Published December 01 2016





Felsenfeld Felsenfeld

Felsenfeld wins Horwitz Prize

Columbia University announced that its top honor for achievement in biological and biochemical research, the Louisa Gross Horwitz Prize, this year went to Gary Felsenfeld of the National Institutes of Health. Felsenfeld won the recognition along with Howard Cedar and Aharon Razin of the Hebrew University for their work dissecting the molecular mechanisms of regulation of DNA structure and function. These discoveries are central to the understanding of cellular and embryonic development and epigenetic regulation. Felsenfeld showed how DNA and individual histones interact to form complexes. These complexes regulate gene expression either by tightly packing themselves to make the DNA inaccessible or by leaving exposed regulatory regions of the DNA so that other proteins can bind and modulate gene activity.

— By Mariana Figuera



Hunt and Bertozzi receive ACS National Awards

Hunt Bertozzi
Hunt Bertozzi

Donald F. Hunt, professor of chemistry and pathology at the University of Virginia, and Carolyn R. Bertozzi, the Anne T. and Robert M. Bass professor of chemistry and professor of chemical and systems biology and radiology at Stanford University, are two of the American Chemical Society’s 2017 National Award recipients.

Hunt received the ACS Award in Analytical Chemistry, sponsored by the Battelle Memorial Institute. Through his research, Hunt seeks to develop novel methods and instrumentation to identify and characterize the structure of proteins.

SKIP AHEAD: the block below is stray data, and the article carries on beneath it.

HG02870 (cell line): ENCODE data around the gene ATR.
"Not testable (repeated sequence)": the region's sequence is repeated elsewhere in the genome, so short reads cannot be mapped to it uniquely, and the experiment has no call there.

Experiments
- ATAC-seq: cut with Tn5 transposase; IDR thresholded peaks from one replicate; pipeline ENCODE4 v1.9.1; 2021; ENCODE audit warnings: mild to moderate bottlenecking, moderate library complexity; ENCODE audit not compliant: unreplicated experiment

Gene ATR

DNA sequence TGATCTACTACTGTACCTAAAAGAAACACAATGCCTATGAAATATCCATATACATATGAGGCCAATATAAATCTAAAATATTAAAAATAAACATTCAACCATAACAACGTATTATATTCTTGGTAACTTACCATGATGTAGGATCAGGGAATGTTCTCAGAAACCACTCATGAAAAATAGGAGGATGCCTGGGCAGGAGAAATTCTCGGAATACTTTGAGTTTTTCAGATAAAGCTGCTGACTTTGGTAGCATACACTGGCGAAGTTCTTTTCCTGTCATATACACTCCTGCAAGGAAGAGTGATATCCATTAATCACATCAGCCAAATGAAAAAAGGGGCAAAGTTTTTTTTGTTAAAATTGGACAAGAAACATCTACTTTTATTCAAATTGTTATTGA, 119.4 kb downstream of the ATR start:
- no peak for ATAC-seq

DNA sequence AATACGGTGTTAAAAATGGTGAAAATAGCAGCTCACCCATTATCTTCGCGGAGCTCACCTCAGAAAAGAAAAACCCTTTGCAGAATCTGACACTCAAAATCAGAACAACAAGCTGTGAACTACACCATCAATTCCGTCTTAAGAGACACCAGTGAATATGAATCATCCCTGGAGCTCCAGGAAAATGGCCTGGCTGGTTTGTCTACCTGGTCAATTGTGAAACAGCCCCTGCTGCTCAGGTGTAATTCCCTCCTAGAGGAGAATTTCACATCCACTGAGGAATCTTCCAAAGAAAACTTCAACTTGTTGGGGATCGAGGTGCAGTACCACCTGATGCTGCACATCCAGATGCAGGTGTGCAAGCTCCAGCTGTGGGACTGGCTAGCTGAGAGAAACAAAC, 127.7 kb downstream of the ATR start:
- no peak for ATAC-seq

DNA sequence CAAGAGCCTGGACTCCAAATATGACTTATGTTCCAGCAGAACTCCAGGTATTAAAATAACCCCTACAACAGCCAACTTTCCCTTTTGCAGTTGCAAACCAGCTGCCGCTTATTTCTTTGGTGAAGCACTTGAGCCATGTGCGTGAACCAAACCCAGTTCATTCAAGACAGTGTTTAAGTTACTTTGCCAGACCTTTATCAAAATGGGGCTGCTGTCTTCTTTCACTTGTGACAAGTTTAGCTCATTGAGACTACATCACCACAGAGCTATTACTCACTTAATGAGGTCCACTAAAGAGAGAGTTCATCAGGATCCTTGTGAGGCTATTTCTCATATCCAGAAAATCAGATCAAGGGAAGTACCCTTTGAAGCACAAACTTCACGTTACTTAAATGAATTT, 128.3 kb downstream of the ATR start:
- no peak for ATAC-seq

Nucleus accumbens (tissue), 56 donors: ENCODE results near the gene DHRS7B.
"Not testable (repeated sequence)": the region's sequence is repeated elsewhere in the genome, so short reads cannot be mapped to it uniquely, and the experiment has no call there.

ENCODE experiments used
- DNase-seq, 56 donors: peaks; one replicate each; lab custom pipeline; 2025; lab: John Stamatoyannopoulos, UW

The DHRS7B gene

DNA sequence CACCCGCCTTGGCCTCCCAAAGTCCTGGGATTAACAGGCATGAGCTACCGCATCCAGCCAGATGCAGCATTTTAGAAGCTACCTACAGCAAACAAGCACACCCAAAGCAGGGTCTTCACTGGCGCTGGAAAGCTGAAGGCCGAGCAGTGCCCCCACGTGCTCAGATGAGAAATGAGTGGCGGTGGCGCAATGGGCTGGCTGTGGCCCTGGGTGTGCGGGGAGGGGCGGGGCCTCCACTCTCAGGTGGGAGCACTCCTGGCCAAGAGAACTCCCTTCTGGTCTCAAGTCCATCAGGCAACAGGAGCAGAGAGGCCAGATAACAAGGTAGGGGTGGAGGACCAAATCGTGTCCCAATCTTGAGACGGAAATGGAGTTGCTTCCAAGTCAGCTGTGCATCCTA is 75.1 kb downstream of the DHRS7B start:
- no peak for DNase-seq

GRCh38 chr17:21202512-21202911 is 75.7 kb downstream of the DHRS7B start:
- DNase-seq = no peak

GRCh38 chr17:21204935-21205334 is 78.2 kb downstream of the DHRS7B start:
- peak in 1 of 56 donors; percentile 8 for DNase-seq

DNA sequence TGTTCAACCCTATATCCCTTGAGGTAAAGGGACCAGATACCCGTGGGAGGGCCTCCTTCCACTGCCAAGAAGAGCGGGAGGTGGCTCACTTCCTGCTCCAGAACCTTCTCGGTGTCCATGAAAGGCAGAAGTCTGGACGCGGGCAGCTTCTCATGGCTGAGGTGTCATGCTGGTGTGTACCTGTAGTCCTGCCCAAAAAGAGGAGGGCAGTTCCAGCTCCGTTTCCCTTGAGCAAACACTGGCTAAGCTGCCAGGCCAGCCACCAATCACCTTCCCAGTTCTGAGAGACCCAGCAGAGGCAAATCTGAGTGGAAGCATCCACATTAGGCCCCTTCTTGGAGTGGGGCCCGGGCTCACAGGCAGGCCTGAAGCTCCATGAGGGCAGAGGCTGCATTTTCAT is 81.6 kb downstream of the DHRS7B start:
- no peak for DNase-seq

Bertozzi received the Arthur C. Cope Award, sponsored by the Arthur C. Cope Fund. Bertozzi’s research lies at the interface between chemistry and biology, with a specific interest in studies on cell-surface glycosylation related to disease states.

The ACS National Awards program recognizes outstanding contributions to chemistry, supports research in chemical science and promotes the careers of influential chemical scientists.




O’Shea O’Shea

O’Shea wins Milstein award

John O’Shea, scientific director at the National Institute of Arthritis, Musculoskeletal and Skin Diseases, won the Seymour and Vivian Milstein Award for excellence in interferon and cytokine research from the International Cytokine and Interferon Society. The award recognizes scientists who have made significant contributions toward advancing interferon and cytokine research. O’Shea was honored, along with two other recipients, at the annual ICIS annual meeting, held in October.

A leading researcher in the study of cytokines, the society recognized O’Shea for exploring how cytokines “transmit signals to the cell interior of T cells and innate lymphocytes so as to evoke and direct subsequent immune responses,” according to the press release from the society. Insights from O’Shea’s research have led to the development of pharmacological Jak inhibitors as a new class of immunomodulatory drug.

O’Shea previously won the U.S. Public Health Service Physician Researcher of the Year Award and the Paul Bunn Award in infectious disease.



Karbstein Karbstein

Two members named Faculty Scholars

The Howard Hughes Medical Institute, the Simons Foundation, and the Bill & Melinda Gates Foundation have selected Katrin Karbstein, associate professor at The Scripps Research Institute in Jupiter, Florida, and Agata Smogorzewska, associate professor at The Rockefeller University, as the 2016 Faculty Scholars. Karbstein and Smogorsewska are among the 84 scientists recognized by the organizations as Faculty Scholars this year. The Faculty Scholars Program recognizes early-career scientists who demonstrate the potential greatly to impact their field of study. The program’s sponsors have pledged $83 million over five years to support their awardees’ research.